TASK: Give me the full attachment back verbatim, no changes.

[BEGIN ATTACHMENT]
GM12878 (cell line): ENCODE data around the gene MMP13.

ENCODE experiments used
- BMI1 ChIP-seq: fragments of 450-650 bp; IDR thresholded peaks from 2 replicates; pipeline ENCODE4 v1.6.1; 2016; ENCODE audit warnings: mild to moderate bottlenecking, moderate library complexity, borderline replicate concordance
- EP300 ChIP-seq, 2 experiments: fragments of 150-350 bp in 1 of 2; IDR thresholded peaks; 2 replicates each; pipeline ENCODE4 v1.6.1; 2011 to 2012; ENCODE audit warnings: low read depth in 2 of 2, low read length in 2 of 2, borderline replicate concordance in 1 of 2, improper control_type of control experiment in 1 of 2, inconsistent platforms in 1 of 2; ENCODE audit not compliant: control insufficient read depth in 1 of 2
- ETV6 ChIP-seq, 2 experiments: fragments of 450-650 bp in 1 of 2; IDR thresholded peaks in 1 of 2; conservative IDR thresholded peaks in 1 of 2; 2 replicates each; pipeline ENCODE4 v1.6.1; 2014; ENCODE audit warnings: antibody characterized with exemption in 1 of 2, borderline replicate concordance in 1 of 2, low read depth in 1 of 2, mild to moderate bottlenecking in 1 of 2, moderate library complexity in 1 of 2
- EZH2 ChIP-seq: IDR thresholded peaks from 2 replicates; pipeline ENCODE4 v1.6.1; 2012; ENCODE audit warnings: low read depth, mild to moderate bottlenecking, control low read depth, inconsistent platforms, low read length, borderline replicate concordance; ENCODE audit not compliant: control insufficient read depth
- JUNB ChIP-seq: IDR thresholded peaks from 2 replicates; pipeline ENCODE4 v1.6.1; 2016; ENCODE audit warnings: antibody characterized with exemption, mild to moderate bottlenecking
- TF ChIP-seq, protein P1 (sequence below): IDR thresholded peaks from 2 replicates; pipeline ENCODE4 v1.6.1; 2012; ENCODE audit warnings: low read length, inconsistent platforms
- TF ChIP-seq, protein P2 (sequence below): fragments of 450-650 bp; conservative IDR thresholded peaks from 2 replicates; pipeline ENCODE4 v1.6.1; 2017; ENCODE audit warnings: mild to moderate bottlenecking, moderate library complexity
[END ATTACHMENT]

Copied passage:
GM12878 (cell line): ENCODE data around the gene MMP13.

ENCODE experiments used
- BMI1 ChIP-seq: fragments of 450-650 bp; IDR thresholded peaks from 2 replicates; pipeline ENCODE4 v1.6.1; 2016; ENCODE audit warnings: mild to moderate bottlenecking, moderate library complexity, borderline replicate concordance
- EP300 ChIP-seq, 2 experiments: fragments of 150-350 bp in 1 of 2; IDR thresholded peaks; 2 replicates each; pipeline ENCODE4 v1.6.1; 2011 to 2012; ENCODE audit warnings: low read depth in 2 of 2, low read length in 2 of 2, borderline replicate concordance in 1 of 2, improper control_type of control experiment in 1 of 2, inconsistent platforms in 1 of 2; ENCODE audit not compliant: control insufficient read depth in 1 of 2
- ETV6 ChIP-seq, 2 experiments: fragments of 450-650 bp in 1 of 2; IDR thresholded peaks in 1 of 2; conservative IDR thresholded peaks in 1 of 2; 2 replicates each; pipeline ENCODE4 v1.6.1; 2014; ENCODE audit warnings: antibody characterized with exemption in 1 of 2, borderline replicate concordance in 1 of 2, low read depth in 1 of 2, mild to moderate bottlenecking in 1 of 2, moderate library complexity in 1 of 2
- EZH2 ChIP-seq: IDR thresholded peaks from 2 replicates; pipeline ENCODE4 v1.6.1; 2012; ENCODE audit warnings: low read depth, mild to moderate bottlenecking, control low read depth, inconsistent platforms, low read length, borderline replicate concordance; ENCODE audit not compliant: control insufficient read depth
- JUNB ChIP-seq: IDR thresholded peaks from 2 replicates; pipeline ENCODE4 v1.6.1; 2016; ENCODE audit warnings: antibody characterized with exemption, mild to moderate bottlenecking
- TF ChIP-seq, protein P1 (sequence below): IDR thresholded peaks from 2 replicates; pipeline ENCODE4 v1.6.1; 2012; ENCODE audit warnings: low read length, inconsistent platforms
- TF ChIP-seq, protein P2 (sequence below): fragments of 450-650 bp; conservative IDR thresholded peaks from 2 replicates; pipeline ENCODE4 v1.6.1; 2017; ENCODE audit warnings: mild to moderate bottlenecking, moderate library complexity